They might not have thought very deeply, but they felt deeply.

Social reasons

We hold our views about an issue or a party because of the social context we find ourselves in. We like to fit in. We want to be a part of the tribe. And when we spend our time surrounded by people that think like we think we get caught in a trap that some might call an echo chamber.

An echo chamber is a metaphorical description of a situation in which information, ideas, or beliefs are amplified or reinforced by transmission and repetition inside an “enclosed” system, where different or competing views are censored, disallowed, or otherwise underrepresented.

The more one watches cable news channels, read blogs, or engage in conversation with friends or family that affirm their view of how things should be, the more deeply ingrained those views become.

These three concepts are pillars that hold up our core beliefs. Changing one of these pillars will never change a belief. This is why we fight so hard and resist arguments so passionately. And it is why Christians can fight each other over political or theological issues.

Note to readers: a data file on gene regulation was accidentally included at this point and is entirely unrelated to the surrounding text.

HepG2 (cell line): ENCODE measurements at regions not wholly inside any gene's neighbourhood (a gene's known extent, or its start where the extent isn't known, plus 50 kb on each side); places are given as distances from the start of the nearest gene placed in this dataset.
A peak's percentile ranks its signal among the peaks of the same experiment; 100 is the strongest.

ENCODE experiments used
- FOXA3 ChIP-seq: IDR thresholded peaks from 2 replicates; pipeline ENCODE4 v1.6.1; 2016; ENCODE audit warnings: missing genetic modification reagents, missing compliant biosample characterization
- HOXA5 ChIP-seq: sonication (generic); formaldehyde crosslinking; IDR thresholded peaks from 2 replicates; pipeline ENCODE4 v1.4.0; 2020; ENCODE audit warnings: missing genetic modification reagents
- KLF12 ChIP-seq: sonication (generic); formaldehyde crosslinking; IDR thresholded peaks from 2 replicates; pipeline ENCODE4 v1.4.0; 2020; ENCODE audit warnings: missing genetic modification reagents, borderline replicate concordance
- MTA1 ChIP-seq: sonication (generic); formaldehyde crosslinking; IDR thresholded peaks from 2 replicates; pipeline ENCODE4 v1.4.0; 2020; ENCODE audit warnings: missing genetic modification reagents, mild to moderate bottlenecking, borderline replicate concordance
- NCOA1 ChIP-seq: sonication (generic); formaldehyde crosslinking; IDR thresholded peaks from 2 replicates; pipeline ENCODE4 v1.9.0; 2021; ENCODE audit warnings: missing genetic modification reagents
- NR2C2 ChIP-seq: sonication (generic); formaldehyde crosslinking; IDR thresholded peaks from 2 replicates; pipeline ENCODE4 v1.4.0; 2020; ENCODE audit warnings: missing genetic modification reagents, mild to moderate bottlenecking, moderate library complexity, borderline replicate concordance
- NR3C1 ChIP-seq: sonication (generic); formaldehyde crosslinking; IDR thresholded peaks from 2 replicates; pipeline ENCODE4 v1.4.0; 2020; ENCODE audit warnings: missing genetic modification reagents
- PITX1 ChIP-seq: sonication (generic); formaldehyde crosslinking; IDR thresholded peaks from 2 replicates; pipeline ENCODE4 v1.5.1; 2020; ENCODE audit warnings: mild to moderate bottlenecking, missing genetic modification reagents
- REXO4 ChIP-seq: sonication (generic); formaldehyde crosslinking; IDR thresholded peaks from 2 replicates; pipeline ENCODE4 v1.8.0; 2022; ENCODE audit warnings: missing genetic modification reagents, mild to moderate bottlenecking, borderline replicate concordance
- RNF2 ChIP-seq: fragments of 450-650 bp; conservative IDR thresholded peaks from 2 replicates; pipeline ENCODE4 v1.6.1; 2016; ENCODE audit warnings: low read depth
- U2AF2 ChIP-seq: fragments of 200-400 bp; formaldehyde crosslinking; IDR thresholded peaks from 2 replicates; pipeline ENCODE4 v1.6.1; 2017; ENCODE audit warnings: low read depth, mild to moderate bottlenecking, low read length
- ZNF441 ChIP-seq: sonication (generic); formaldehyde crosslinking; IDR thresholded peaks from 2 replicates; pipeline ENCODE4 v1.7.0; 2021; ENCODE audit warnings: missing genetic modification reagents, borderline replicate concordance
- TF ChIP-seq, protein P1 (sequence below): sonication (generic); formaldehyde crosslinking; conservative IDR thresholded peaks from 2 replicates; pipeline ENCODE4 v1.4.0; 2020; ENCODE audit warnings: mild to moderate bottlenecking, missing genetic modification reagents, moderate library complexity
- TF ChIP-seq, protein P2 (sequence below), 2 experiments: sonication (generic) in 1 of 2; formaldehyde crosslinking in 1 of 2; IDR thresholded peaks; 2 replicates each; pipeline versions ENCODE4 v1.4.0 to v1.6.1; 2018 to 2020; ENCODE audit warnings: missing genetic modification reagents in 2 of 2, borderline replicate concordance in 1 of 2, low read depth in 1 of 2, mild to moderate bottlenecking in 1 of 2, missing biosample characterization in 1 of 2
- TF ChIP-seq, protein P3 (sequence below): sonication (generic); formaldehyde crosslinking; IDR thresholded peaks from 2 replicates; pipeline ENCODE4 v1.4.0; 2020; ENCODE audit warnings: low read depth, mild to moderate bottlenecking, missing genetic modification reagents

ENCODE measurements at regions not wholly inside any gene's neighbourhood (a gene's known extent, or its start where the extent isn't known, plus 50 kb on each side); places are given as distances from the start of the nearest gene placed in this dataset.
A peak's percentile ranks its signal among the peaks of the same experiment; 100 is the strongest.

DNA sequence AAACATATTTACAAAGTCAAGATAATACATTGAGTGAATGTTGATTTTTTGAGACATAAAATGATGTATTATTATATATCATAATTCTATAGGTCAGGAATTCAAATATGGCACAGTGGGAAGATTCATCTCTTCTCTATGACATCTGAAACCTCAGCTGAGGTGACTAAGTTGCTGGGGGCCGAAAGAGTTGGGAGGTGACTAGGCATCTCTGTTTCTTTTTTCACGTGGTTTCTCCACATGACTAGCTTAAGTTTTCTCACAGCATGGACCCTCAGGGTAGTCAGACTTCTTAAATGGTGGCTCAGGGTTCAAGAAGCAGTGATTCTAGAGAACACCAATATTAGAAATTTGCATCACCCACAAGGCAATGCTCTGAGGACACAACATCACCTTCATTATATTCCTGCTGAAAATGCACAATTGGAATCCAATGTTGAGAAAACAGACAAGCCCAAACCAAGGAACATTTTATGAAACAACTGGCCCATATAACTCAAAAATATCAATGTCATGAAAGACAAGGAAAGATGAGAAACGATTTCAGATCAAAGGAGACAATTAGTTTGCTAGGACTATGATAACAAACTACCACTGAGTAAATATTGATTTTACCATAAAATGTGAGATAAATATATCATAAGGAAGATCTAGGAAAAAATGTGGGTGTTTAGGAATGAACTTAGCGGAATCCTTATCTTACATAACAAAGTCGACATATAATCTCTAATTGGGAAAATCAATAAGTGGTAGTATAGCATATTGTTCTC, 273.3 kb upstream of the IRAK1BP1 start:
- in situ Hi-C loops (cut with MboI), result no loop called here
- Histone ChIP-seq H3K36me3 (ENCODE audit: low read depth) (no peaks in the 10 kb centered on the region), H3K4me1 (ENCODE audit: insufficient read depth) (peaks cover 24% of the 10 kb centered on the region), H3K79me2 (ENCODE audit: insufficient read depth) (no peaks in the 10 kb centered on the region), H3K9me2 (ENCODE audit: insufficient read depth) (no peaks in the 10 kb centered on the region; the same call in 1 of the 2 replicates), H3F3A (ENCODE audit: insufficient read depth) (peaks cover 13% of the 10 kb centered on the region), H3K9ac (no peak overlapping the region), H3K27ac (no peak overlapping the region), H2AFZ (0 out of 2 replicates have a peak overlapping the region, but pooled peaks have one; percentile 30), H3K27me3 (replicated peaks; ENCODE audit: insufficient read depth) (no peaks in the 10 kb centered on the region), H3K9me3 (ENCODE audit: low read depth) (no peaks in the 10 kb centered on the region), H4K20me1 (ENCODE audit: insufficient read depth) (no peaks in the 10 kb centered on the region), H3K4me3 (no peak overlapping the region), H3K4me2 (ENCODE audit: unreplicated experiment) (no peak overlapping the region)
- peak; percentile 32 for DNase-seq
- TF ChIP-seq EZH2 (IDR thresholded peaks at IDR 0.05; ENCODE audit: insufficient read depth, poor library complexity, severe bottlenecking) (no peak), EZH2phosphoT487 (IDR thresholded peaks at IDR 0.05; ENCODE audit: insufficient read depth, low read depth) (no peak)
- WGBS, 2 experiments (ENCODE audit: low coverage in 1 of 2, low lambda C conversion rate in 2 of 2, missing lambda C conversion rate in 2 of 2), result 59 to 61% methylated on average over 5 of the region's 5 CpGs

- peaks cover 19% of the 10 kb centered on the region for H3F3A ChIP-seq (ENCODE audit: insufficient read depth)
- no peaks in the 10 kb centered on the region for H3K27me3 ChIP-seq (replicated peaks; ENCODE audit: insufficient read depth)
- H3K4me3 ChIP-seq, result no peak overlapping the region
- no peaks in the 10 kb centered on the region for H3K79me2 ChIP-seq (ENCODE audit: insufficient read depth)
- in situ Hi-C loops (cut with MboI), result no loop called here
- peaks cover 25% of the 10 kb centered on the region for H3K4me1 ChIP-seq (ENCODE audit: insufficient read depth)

How do we break out of this and follow Jesus’ method of cultural change? Jesus shows us the way as He stood before the governor of Judea, the politician, Pilate.

 And the chief priests accused Him of many things, but He answered nothing. Then Pilate asked Him again, saying, “Do You answer nothing? See how many things they testify against You!” Mark 15:3-4

Pilate is saying, “Jesus, they are killing you! Look at what they are doing! Look at the charges brought against you, aren’t you going to defend yourself?” Pilate must have done some investigation and a background check of some kind on Jesus. Jesus was no threat. But Jesus refuses to use violence or power or anger or rage to defend Himself. This was a strange thing for Pilate to witness.

Jesus Had an Inner Peace

If we follow close enough to our Master, we will absorb that same inner peace.

Pilate saw the contrast between Jesus and His frothy enemies who were so threatened by his message and methods that they were frantic in their attempts to make sure that Jesus was not set free.

But Jesus is so calm and serene as if He knows that he is on a divine path that is being orchestrated by His Father. Forces from outside this realm were at play, writing the script as it was being lived out in that moment. Jesus trusted the Author and is calm and worry-free.